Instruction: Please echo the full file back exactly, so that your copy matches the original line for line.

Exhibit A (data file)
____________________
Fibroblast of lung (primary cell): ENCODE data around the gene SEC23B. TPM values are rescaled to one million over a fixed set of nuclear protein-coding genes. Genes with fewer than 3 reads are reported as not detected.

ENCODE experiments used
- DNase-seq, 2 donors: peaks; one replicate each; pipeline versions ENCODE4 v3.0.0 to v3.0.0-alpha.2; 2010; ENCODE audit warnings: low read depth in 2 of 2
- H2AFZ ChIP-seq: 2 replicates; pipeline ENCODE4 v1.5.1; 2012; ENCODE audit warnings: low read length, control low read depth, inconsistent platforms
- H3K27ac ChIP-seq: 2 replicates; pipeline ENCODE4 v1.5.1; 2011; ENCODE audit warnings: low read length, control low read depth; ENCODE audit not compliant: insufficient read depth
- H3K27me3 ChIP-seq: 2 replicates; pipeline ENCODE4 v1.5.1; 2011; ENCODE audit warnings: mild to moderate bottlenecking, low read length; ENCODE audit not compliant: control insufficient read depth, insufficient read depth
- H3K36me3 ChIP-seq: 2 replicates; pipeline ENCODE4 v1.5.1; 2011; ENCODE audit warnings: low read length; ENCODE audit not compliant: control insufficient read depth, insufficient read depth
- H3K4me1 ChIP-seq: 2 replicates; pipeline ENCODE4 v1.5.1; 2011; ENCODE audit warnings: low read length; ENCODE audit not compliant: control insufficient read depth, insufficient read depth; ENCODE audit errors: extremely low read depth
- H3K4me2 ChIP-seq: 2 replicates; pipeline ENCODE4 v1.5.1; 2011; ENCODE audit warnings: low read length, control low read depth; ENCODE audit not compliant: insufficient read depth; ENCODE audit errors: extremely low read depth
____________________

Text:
Fibroblast of lung (primary cell): ENCODE data around the gene SEC23B. TPM values are rescaled to one million over a fixed set of nuclear protein-coding genes. Genes with fewer than 3 reads are reported as not detected.

ENCODE experiments used
- DNase-seq, 2 donors: peaks; one replicate each; pipeline versions ENCODE4 v3.0.0 to v3.0.0-alpha.2; 2010; ENCODE audit warnings: low read depth in 2 of 2
- H2AFZ ChIP-seq: 2 replicates; pipeline ENCODE4 v1.5.1; 2012; ENCODE audit warnings: low read length, control low read depth, inconsistent platforms
- H3K27ac ChIP-seq: 2 replicates; pipeline ENCODE4 v1.5.1; 2011; ENCODE audit warnings: low read length, control low read depth; ENCODE audit not compliant: insufficient read depth
- H3K27me3 ChIP-seq: 2 replicates; pipeline ENCODE4 v1.5.1; 2011; ENCODE audit warnings: mild to moderate bottlenecking, low read length; ENCODE audit not compliant: control insufficient read depth, insufficient read depth
- H3K36me3 ChIP-seq: 2 replicates; pipeline ENCODE4 v1.5.1; 2011; ENCODE audit warnings: low read length; ENCODE audit not compliant: control insufficient read depth, insufficient read depth
- H3K4me1 ChIP-seq: 2 replicates; pipeline ENCODE4 v1.5.1; 2011; ENCODE audit warnings: low read length; ENCODE audit not compliant: control insufficient read depth, insufficient read depth; ENCODE audit errors: extremely low read depth
- H3K4me2 ChIP-seq: 2 replicates; pipeline ENCODE4 v1.5.1; 2011; ENCODE audit warnings: low read length, control low read depth; ENCODE audit not compliant: insufficient read depth; ENCODE audit errors: extremely low read depth